On how these new channels can operate differently and gain support, Ugbomah said, “If they can sponsor Nigerian content, I support them, just like Dangote, using money that he has to help Nigerians. Look at Iroko TV; they only commission things that are breaking the law. Multichoice would also commission films that are not in our interest and say it is cable, and no one is there to censor or sanction them. No copyright, no censor board and that is why most people get away with almost everything.”
Speaking further, he said even the local channels are incapable of airing independently without hooking to these platforms, “they cannot go from Charity Bus stop to Mile 2,” he joked.
He advised that the industry could not go anywhere “unless the government comes in and kick them out for us to survive. They have created maximum damage; do you know what it means to have a market of 180 million people? They make this money and cry there is no money.
“I am having sleepless night when I see the industry I suffer to create; I drove away the Indians, Lebanese and Americans when they tried to enter our market, through the support of Obasanjo and today, where am I? Nowhere. What is African about Multichoice Movies, what are they teaching?
He tasked the government to set proper business conditions that would aid the industry when such proposals come. He, however, stated, “the government created Film Corporation and censor’s board, but what are they doing for the industry? The government has created six parastatals for art and culture, but what are they doing; they only collect subventions, share the money and that is all. What is their dynamism?”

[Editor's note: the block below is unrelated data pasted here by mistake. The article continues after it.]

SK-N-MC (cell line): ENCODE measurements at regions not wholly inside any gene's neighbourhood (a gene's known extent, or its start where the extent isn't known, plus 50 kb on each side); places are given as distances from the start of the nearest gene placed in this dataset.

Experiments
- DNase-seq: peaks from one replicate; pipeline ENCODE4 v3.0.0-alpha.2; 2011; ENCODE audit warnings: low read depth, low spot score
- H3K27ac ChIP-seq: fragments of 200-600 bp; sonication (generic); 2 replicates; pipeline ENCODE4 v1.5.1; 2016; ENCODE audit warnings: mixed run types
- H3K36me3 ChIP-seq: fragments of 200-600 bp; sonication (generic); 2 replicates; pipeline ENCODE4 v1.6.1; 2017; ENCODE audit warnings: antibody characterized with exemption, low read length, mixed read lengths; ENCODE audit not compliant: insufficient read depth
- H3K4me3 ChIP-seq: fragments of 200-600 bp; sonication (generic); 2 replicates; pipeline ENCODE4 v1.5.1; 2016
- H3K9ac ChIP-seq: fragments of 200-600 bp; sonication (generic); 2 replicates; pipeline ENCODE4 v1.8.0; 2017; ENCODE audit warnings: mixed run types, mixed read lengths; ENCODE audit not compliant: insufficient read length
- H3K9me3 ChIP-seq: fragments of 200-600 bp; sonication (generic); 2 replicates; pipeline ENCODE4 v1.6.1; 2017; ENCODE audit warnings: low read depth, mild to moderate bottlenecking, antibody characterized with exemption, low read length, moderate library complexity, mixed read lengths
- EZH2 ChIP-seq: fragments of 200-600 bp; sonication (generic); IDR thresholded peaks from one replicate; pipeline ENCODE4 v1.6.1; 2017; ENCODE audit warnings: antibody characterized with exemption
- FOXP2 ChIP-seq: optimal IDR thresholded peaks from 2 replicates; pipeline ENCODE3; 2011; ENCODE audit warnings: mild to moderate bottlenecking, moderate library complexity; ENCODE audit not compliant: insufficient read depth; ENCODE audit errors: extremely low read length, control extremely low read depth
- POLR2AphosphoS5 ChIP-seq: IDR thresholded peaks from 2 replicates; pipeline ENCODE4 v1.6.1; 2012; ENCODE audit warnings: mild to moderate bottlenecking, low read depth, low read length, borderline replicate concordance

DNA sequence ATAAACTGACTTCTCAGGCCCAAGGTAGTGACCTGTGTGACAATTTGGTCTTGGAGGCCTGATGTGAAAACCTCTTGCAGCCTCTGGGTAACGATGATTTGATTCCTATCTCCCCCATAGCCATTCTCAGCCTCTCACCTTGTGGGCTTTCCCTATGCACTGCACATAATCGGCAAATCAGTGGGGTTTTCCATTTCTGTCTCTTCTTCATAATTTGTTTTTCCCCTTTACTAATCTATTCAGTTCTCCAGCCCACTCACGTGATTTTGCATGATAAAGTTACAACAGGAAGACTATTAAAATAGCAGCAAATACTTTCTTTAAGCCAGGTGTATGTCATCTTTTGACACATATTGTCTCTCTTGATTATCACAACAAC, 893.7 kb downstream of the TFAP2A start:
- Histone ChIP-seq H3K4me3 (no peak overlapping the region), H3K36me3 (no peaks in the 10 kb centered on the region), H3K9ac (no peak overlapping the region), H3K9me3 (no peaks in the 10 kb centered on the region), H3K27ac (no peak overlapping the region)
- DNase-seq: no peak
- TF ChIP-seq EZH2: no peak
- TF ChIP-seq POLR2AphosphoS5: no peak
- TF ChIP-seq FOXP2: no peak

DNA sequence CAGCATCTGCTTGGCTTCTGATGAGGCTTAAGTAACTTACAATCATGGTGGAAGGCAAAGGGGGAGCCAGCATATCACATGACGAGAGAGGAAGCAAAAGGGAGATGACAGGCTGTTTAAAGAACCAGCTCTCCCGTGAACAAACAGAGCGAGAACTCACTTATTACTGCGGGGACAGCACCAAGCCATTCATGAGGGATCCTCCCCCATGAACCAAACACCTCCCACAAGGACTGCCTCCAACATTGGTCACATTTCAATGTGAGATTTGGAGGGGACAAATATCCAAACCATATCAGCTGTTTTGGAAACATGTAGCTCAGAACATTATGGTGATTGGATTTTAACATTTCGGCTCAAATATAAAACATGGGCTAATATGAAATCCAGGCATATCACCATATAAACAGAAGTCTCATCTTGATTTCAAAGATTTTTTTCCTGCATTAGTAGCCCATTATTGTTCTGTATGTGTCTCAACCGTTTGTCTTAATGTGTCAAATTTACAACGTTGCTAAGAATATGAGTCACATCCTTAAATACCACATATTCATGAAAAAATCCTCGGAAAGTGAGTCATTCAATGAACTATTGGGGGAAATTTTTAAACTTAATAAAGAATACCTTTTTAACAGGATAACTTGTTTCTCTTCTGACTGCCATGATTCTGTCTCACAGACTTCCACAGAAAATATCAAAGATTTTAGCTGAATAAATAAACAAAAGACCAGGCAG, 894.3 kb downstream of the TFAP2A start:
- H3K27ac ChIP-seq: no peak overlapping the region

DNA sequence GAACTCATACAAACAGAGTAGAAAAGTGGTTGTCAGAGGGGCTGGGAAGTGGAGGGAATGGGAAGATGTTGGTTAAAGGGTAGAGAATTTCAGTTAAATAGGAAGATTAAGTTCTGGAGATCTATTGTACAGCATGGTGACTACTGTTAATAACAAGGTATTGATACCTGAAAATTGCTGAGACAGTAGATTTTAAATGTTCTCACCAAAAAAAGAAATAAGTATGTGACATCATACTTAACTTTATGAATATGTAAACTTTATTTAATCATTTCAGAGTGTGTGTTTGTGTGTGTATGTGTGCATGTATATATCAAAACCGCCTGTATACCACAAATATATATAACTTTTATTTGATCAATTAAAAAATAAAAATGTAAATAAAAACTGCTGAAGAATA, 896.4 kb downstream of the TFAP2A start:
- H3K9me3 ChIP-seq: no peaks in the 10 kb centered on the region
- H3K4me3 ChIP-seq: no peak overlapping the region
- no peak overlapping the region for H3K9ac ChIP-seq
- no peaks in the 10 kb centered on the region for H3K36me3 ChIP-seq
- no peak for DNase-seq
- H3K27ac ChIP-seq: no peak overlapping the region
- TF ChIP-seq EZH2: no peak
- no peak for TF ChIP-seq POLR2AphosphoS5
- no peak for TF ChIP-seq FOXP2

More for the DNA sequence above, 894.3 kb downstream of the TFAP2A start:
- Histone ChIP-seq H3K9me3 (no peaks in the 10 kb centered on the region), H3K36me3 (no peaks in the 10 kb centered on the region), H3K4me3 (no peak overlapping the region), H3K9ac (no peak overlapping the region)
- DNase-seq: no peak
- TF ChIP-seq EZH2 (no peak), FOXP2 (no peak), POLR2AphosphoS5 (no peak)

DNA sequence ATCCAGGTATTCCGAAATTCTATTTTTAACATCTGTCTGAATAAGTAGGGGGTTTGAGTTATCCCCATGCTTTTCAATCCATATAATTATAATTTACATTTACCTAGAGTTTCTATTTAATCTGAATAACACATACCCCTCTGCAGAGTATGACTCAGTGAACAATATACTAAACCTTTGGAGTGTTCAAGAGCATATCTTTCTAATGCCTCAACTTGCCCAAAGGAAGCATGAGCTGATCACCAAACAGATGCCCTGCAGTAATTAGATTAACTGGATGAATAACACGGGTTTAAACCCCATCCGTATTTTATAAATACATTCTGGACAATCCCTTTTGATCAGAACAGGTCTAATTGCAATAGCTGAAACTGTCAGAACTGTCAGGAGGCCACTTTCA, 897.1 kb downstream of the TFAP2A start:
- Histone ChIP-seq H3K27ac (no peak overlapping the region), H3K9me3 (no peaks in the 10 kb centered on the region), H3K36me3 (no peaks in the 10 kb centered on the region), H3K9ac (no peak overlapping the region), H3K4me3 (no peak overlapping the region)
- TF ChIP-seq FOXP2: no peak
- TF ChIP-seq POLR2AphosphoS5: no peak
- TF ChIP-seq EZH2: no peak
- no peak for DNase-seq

For movie producer, Don Pedro Obaseki, Content would be a major challenge for them in terms of football, production and entertainment. “It is difficult for any unserious player to come onboard.
According to him, “Brand competition is good, and I wish for them to survive. They should do a survey; a direct consumer survey.”
Another expert, Festus Igeniwari argued that the Pay TV industry in Nigeria was a level-playing field for everyone serious and capable enough to offer Nigerians the best value for money in world-class content.
According to him, “Nigerians need to realise that, as a rule, you don’t start off a marathon by sprinting; and when a claim sounds too good to be true, it usually is.
While I wouldn’t bug anyone with pay-tv lingo, it is now pertinent for Nigerians to grasp the rudiments of how the industry works; and the indices represented in the chain, right up to their television sets”.
Igeniwari commended DStv for continuing to live up to its claim of offering the best TV entertainment in Africa viz aligning with the entertainment needs of its subscribers. Adding, “When DStv lost the rights of the Premier League to HItv, it stepped up its game by reinforcing its local content offering on Africa Magic. Thus, in its trying time, it saw an opportunity to beef of its armor as the king of content in its market, using the threat to focus on developing local content further, which then proved, once again, to be a compelling need among Nigerians.”